Vinyl and CD Review: I’ve Got The Music In Me – Sheffield Lab 2

Vinyl and CD Review: I’ve Got The Music In Me – Sheffield Lab 2 – Thelma Houston and Pressure Cooker – Released 1975 

Vinyl and CD Review: I've Got The Music In Me - Sheffield Lab 2

Lab 2. I’ve Got The Music In Me – Thelma Houston and Pressure Cooker – 1975




Surface noise: 4

Dynamic Range: 5

Stereo Imaging: 4+

Image depth/perspective: 4

Overall frequency response: 5








Vinyl and CD Review: I've Got The Music In Me - Sheffield Lab 2

The Audiophile Reference Series. I’ve Got The Music In Me – Thelma Houston and Pressure Cooker



Plastic – CD

Surface noise: N/A

Dynamic Range: 4+

Stereo Imaging: 5-

Image depth/perspective: 4

Overall frequency response: 4+








Side One

  1. I’ve Got The Music In Me
  2. Reggae Tune
  3. To Know You Is To Love You
  4. Pressure Cooker

Side Two

  1. Don’t Misunderstand
  2. Step In Time
  3. Dish Rag
  4. Got To Get You Into My Life/I’ve Got The Music In Me (Reprise)


This is one of four albums in the Lab series that I also own in CD version. Each CD was produced from a digital copy of the original recording session.  I also own four other Sheffield Lab CD’s; three compilations, and Kodo – Heartbeat Drummers of Japan, produced from a stereo point source digital recording of the performance. All will be reviewed at a later date.

The CD version of this album is from the Audiophile Reference Series and was created using the last playable U-Matic digital session copy. The original analog tape and U-Matic copy had become damaged and unplayable as the album had been out of print for almost fifteen years when it was decided to release this CD version . So which did I prefer?

Both versions are outstanding examples of the musicians, engineers and each mediums abilities.

The Vinyl

Having only four tracks on each side there seems to be little to no restriction on the dynamic range. Vinyl surface noise on both sides of the pressing was acceptably quiet, only becoming evident on the lead in and between tracks. Being a studio recording the musicians all appeared up front with the drum kit and backing singers providing some depth to the stereo image.  There was a real sense that the musicians and Thelma were enjoying their art and at all times provided a very tight musical performance with lots of high end sparkle.

Stereo imaging was good but not as rock solid as I have heard on other Sheffield Lab vinyl recordings. Thelma was actually in the room with me, providing me with my own private performance, she sounded outstanding and stood there looking at me! The kit and kick drum were well recorded together with a solid bass line. Most of the tracks had outstanding dynamics and singling any one is really a matter of preference; but Pressure Cooker, Side1 Track4, certainly pushed the envelope.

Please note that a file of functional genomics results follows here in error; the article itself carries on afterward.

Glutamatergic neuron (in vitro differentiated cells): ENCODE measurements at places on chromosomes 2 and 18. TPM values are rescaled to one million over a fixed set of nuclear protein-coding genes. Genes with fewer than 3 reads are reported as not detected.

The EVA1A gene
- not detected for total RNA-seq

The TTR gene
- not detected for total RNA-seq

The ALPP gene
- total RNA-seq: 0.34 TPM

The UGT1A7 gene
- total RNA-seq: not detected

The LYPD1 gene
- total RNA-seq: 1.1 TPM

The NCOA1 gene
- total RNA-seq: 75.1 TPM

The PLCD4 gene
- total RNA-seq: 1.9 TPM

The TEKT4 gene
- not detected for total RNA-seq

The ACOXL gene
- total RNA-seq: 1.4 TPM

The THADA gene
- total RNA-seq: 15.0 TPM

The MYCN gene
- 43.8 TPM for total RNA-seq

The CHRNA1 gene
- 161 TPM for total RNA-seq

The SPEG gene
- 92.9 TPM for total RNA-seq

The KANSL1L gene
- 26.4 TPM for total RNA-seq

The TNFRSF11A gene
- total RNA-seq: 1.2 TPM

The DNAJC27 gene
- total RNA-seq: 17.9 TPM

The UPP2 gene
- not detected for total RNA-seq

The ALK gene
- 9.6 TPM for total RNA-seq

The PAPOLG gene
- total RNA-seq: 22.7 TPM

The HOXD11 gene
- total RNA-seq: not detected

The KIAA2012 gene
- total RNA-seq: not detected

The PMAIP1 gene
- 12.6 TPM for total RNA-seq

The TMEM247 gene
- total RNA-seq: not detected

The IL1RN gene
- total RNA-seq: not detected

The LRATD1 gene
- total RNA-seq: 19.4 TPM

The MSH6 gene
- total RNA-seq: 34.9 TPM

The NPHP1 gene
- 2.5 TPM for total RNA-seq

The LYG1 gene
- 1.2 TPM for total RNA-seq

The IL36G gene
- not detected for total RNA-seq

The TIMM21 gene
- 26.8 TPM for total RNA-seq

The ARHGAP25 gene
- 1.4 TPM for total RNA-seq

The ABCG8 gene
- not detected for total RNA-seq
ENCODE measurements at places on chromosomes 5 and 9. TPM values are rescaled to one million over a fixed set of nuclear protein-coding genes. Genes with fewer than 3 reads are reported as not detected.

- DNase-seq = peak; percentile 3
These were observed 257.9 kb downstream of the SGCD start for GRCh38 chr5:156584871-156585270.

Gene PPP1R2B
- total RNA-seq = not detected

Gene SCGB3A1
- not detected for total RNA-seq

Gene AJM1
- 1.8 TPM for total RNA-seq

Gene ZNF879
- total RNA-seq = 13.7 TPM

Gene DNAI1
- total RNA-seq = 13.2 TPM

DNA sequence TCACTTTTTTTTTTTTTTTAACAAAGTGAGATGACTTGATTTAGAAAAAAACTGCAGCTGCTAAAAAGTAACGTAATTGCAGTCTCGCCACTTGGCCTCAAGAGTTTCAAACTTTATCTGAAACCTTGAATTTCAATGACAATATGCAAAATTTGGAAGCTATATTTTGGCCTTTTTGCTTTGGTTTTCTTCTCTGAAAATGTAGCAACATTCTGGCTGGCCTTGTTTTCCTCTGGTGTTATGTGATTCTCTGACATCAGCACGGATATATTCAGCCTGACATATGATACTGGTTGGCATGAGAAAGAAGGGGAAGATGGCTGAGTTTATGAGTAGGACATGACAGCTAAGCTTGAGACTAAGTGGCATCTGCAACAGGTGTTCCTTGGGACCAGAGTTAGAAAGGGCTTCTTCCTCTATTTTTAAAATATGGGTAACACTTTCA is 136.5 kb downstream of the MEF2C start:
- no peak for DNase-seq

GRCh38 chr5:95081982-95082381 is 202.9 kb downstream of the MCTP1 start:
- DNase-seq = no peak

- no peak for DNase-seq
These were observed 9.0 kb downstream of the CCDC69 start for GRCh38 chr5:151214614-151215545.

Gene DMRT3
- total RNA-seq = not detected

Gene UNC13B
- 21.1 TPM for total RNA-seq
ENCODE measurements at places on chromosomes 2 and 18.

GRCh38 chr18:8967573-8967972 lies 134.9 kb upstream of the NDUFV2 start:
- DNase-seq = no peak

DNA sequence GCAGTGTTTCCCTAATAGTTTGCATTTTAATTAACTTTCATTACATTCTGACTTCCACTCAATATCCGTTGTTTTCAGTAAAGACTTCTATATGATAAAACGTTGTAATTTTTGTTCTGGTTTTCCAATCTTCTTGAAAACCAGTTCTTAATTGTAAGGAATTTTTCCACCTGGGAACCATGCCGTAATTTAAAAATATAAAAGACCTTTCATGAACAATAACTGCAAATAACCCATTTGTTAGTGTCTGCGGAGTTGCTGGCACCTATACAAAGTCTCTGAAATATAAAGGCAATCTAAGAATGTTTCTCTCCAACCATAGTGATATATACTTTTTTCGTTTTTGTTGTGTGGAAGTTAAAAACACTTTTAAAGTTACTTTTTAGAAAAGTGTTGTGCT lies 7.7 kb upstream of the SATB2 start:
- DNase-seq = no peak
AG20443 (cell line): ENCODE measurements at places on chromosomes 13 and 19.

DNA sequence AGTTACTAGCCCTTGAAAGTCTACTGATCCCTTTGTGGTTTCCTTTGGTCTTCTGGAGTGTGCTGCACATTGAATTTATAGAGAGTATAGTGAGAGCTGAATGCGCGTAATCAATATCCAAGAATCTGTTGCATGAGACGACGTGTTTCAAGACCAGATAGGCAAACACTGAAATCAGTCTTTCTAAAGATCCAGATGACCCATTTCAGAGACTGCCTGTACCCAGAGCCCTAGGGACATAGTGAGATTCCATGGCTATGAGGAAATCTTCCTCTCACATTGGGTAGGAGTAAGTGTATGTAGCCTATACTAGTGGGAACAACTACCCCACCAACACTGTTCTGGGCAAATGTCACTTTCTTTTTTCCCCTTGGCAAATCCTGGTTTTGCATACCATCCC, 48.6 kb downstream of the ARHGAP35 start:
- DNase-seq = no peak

The Plastic (CD)

The first thing that hit me on hearing this CD immediately after playing the vinyl was the lack off surface noise, obviously! This seemed to make the tracks a little more “open”, even though I was not aware of any intrusive noise when listening to a vinyl track. Also noted was the occasional 120Hz hum from the RH channel but this was extremely low level and could only be detected between tracks. The most apparent differences were that Thelma’s vocals were a little more recessed, the bass seemed to be more extended but at the same time a little thicker or less defined, the dynamics were a little reduced, while the top end didn’t have the same ‘sparkle’ as vinyl. Most interestingly there did not seem to be a digital “hard edge” to the sound. All tracks sounded excellent but didn’t quiet rise to the impact of the vinyl.

There are obviously significant differences to the signal chains between analog Vinyl and Digital CD. While some of the differences in frequency balance could be attributed to the differences in my signal chain processing the differences in dynamic range cannot.

Each medium has its strengths, weaknesses and trade offs, but overall the vinyl won out. This is despite the CD providing a complete lack of surface noise, a little more openness, more stable stereo imaging and a slightly more extended bass response. It was also very pleasing that the CD did not seem to exhibit what I call a ‘digital hard edge’. However, it was more compressed and somehow warmer with a slightly recessed mid range causing Thelma to retreat a little. The top end was clean being a little less bright and having a little less ‘sparkle’ and presence than the vinyl.

On a lighter note, if I go to sleep during the CD it stops after all tracks have played! Not so with vinyl, it keeps on turning, and I have to change sides half way through!

I love them both, and would not hesitate to use either to show what vinyl and direct to disc recording can achieve!

If you can’t get a vinyl copy of this outstanding recording the CD isn’t second best,  its just a different rendition of the session.

Purchase vinyl and CDs from Discogs, and CDs from Sheffield Lab.

See my other vinyl reviews here.